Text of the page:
U.S. Senator Jack Reed (D-RI) sat down recently with The Choices Program to talk about what’s happening in the Middle East and North Africa and what he thinks the U.S. response should be. This video is part of a free lesson for high school classrooms on the recent events in North Africa and the Middle East. Senator Reed’s video gives students a springboard to investigate the events and wrestle with some challenging questions.
Here are some of questions posed to students in the lesson.
- What events is Senator Reed referring to when he says, “imposing democracy from outside is hard”?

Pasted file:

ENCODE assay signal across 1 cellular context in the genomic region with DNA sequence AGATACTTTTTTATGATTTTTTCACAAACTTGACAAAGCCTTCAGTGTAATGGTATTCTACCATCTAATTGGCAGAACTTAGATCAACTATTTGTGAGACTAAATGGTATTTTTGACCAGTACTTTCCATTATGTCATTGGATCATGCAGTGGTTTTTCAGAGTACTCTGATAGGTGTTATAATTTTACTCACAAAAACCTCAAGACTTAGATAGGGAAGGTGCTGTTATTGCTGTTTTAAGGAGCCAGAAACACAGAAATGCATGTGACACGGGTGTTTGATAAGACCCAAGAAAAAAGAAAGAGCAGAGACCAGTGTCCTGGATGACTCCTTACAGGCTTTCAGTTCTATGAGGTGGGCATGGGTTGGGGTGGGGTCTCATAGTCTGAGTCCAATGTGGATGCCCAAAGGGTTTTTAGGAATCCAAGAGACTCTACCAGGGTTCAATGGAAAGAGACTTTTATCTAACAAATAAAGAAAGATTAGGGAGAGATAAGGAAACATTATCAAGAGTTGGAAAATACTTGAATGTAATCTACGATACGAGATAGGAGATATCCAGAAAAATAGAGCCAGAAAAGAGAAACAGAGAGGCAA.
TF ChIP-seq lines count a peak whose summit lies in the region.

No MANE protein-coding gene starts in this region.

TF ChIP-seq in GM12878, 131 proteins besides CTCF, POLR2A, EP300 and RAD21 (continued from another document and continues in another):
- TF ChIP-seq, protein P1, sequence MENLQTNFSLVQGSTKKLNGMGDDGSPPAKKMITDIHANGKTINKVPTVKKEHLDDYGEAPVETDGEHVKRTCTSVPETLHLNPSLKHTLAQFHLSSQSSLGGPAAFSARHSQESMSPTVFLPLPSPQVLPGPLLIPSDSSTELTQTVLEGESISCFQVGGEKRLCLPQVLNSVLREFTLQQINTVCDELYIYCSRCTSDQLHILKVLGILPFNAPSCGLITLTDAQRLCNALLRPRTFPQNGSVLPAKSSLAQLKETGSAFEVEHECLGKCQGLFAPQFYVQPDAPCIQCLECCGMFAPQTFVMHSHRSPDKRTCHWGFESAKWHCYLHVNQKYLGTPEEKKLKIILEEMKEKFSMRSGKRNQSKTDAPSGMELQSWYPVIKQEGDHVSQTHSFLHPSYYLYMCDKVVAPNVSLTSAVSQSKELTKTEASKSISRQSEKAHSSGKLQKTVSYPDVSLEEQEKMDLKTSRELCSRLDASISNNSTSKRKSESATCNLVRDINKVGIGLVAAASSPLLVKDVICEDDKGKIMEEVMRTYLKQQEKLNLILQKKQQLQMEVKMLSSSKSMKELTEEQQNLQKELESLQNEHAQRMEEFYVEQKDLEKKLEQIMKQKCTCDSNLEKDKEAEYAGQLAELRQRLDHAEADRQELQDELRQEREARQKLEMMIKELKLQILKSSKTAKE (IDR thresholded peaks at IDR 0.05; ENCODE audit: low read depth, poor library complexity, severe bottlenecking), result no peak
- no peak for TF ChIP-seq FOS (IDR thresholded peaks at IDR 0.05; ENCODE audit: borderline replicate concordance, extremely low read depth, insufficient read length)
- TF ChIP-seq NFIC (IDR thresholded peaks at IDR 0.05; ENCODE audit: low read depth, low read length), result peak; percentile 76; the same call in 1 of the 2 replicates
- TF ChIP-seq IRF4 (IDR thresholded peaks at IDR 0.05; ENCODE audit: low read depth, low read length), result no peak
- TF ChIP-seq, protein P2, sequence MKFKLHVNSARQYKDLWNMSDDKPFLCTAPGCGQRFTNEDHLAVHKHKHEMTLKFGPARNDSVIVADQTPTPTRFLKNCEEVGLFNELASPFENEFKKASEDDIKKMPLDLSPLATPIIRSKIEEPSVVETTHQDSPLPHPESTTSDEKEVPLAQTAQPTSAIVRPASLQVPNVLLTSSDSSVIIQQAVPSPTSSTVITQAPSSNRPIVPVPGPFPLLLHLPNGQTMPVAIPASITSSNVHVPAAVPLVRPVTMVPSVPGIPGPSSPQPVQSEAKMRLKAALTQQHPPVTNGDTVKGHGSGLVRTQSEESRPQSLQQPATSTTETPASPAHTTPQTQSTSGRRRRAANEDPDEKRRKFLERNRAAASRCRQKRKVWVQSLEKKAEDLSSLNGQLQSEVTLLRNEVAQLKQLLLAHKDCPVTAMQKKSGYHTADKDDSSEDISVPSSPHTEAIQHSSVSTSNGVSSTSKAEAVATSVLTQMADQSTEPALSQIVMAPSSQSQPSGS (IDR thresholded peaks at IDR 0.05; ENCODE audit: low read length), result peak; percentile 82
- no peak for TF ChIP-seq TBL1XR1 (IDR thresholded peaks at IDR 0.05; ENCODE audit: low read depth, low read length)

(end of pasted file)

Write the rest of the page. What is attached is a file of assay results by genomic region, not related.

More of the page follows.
- Senator Reed states that supporting democracy “as it wells up from the streets” is the best approach. What does he mean by this?
- How has the United States responded to the protests?
- Do students think the United States should support democracy in other parts of the world? If so, what do students think is the best approach?
- Despite priding itself on being an example of democracy, the United States has relied on and supported authoritarian regimes in the Middle East (for example in Egypt and Saudi Arabia) to combat Islamic extremism and provide a steady flow of affordable oil. By supporting democracy, does the United States run the risk of harming its own security and economic interests?
- Is there a conflict between the United States’ economic and security interests and its desire to support democracy? Does there have to be?
This lesson is the third in a series on events in the region produced by the The Choices Program since the end of January.